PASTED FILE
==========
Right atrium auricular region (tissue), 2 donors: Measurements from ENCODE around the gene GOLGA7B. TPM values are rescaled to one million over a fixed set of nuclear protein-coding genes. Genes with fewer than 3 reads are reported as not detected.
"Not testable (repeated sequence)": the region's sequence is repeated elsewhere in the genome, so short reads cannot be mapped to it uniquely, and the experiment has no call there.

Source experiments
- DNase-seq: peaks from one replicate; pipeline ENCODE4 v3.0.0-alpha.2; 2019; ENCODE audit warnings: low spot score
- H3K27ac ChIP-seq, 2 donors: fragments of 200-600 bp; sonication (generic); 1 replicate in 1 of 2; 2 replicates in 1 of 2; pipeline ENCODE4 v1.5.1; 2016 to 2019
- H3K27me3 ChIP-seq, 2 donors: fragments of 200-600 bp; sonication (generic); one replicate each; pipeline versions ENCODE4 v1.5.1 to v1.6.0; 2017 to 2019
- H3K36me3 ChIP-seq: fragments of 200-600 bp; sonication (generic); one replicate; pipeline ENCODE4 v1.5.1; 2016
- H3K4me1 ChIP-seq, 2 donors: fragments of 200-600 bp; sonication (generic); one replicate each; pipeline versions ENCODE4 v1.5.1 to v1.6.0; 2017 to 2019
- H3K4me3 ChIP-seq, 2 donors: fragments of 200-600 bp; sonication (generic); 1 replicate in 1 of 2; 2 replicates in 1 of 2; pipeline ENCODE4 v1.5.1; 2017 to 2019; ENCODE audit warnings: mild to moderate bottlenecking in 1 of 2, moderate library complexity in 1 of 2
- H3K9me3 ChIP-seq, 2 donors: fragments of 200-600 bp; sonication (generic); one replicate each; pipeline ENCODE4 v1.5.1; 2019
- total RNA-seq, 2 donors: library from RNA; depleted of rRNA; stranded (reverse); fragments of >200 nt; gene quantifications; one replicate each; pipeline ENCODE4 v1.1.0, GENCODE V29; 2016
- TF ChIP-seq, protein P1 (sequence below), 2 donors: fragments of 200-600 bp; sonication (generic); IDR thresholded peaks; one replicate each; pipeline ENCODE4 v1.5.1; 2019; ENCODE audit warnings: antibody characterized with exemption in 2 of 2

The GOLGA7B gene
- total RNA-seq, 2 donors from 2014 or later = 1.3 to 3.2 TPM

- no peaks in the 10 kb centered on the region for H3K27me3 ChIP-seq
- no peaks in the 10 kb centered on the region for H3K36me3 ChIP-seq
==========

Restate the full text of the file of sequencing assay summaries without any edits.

Right atrium auricular region (tissue), 2 donors: Measurements from ENCODE around the gene GOLGA7B. TPM values are rescaled to one million over a fixed set of nuclear protein-coding genes. Genes with fewer than 3 reads are reported as not detected.
"Not testable (repeated sequence)": the region's sequence is repeated elsewhere in the genome, so short reads cannot be mapped to it uniquely, and the experiment has no call there.

Source experiments
- DNase-seq: peaks from one replicate; pipeline ENCODE4 v3.0.0-alpha.2; 2019; ENCODE audit warnings: low spot score
- H3K27ac ChIP-seq, 2 donors: fragments of 200-600 bp; sonication (generic); 1 replicate in 1 of 2; 2 replicates in 1 of 2; pipeline ENCODE4 v1.5.1; 2016 to 2019
- H3K27me3 ChIP-seq, 2 donors: fragments of 200-600 bp; sonication (generic); one replicate each; pipeline versions ENCODE4 v1.5.1 to v1.6.0; 2017 to 2019
- H3K36me3 ChIP-seq: fragments of 200-600 bp; sonication (generic); one replicate; pipeline ENCODE4 v1.5.1; 2016
- H3K4me1 ChIP-seq, 2 donors: fragments of 200-600 bp; sonication (generic); one replicate each; pipeline versions ENCODE4 v1.5.1 to v1.6.0; 2017 to 2019
- H3K4me3 ChIP-seq, 2 donors: fragments of 200-600 bp; sonication (generic); 1 replicate in 1 of 2; 2 replicates in 1 of 2; pipeline ENCODE4 v1.5.1; 2017 to 2019; ENCODE audit warnings: mild to moderate bottlenecking in 1 of 2, moderate library complexity in 1 of 2
- H3K9me3 ChIP-seq, 2 donors: fragments of 200-600 bp; sonication (generic); one replicate each; pipeline ENCODE4 v1.5.1; 2019
- total RNA-seq, 2 donors: library from RNA; depleted of rRNA; stranded (reverse); fragments of >200 nt; gene quantifications; one replicate each; pipeline ENCODE4 v1.1.0, GENCODE V29; 2016
- TF ChIP-seq, protein P1 (sequence below), 2 donors: fragments of 200-600 bp; sonication (generic); IDR thresholded peaks; one replicate each; pipeline ENCODE4 v1.5.1; 2019; ENCODE audit warnings: antibody characterized with exemption in 2 of 2

The GOLGA7B gene
- total RNA-seq, 2 donors from 2014 or later = 1.3 to 3.2 TPM

- no peaks in the 10 kb centered on the region for H3K27me3 ChIP-seq
- no peaks in the 10 kb centered on the region for H3K36me3 ChIP-seq